ROOFS, CHIMNEYS, ETC.
Cement shingles of various shapes and de signs—in some cases reinforced with fine wire mesh—are beginning to be used extensively, and are giving the best of satisfaction when properly laid. They are applied in the same way as slate, and provision must be carefully made to avoid cracking during the process of laying. In some instances this is done by inserting in the body of the shingle small pieces of asbestos board through which the nails or screws may be driven.
The question of obtaining satisfactory roof ing for industrial plants has been a perplexing problem for some time. There are a number of roof coverings which give satisfactory service for a time; but, when subjected to the elements, it is only a matter of a short period until they are partially or totally destroyed. The fumes and gases from furnaces and factories, prevalent in manufacturing districts, attack the old-time roofing, and accomplish the work of destruction in a comparatively short time. The natural ele ments bring the same results in a somewhat longer period.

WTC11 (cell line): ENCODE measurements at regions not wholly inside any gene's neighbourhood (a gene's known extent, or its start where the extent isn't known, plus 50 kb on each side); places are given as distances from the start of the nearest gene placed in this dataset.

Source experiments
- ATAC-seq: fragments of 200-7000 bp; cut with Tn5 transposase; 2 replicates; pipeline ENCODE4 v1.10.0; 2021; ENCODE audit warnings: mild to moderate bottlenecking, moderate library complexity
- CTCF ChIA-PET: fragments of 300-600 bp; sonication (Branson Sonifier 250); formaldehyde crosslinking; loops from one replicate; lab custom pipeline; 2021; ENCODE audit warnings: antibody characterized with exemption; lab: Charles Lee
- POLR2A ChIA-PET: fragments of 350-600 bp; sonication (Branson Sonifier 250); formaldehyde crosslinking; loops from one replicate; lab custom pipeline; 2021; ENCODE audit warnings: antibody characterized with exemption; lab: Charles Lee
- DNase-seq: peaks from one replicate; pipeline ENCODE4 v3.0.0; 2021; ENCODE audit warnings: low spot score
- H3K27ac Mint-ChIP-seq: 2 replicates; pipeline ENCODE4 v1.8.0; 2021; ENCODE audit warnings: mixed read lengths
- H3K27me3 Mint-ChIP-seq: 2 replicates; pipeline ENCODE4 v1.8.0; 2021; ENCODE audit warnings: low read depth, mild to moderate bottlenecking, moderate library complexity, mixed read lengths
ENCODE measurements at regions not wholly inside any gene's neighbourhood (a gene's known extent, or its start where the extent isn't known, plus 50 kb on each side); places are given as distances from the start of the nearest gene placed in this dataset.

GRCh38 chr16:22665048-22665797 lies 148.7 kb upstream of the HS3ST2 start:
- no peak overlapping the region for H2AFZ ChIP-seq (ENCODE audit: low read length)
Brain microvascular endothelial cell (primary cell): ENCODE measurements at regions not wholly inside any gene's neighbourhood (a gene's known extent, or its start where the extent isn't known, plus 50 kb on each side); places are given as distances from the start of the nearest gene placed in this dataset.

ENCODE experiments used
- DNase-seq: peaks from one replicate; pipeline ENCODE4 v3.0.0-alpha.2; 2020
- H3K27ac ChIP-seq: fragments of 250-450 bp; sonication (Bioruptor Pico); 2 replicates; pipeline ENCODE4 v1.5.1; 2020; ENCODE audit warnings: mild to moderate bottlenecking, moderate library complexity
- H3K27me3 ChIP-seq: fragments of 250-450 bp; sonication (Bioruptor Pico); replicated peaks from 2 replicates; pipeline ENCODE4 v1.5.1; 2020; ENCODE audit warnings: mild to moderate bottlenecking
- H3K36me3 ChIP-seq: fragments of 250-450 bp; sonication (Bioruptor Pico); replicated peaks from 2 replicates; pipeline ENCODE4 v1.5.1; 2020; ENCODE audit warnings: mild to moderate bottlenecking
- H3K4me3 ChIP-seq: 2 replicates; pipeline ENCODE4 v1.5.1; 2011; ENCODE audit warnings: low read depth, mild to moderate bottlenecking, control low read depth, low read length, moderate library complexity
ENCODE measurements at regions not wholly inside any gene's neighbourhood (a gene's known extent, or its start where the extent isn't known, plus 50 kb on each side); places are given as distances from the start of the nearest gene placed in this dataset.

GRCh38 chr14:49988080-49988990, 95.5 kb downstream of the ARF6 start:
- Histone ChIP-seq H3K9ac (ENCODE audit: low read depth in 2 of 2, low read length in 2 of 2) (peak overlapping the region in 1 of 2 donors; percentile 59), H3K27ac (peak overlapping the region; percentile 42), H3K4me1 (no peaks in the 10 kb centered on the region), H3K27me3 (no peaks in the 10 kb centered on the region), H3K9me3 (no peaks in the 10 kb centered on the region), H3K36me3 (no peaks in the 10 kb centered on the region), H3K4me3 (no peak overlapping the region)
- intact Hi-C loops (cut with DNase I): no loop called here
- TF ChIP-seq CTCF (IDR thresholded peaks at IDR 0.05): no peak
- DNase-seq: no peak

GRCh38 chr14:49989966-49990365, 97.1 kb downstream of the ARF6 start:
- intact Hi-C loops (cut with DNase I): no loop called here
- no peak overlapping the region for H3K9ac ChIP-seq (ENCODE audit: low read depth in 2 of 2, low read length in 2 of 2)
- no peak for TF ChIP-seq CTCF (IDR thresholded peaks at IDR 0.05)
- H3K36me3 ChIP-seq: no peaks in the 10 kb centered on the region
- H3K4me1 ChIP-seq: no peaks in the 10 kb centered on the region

Cement roofing has proven itself economical, practical, and durable. While the original cost of this kind of roofing is somewhat more than that of slate or other materials, in the end the concrete covering always proves the most econ omical.
Cement roofing tile have proven their tability on a large number of buildings of prominent industrial concerns. The tile are re inforced. The weight, which will about equal that of a slate roof on two-inch sheathing, is in the neighborhood of thirteen pounds to the square foot. The tile are about seven-eighths of an inch in thickness, cover a space four feet long by two feet wide, and are attached directly to the purlins. A permanent red color is ob tained in these tile, which is claimed to be non effaceable by the elements, requiring no painting. The tile are self-adjustable and interlocking, which provides in every way for expansion, con traction, and vibration, and at the same time afford a covering unaffected by temperature changes, and one which is fireproof and water proof. See Plate 1, upper figure.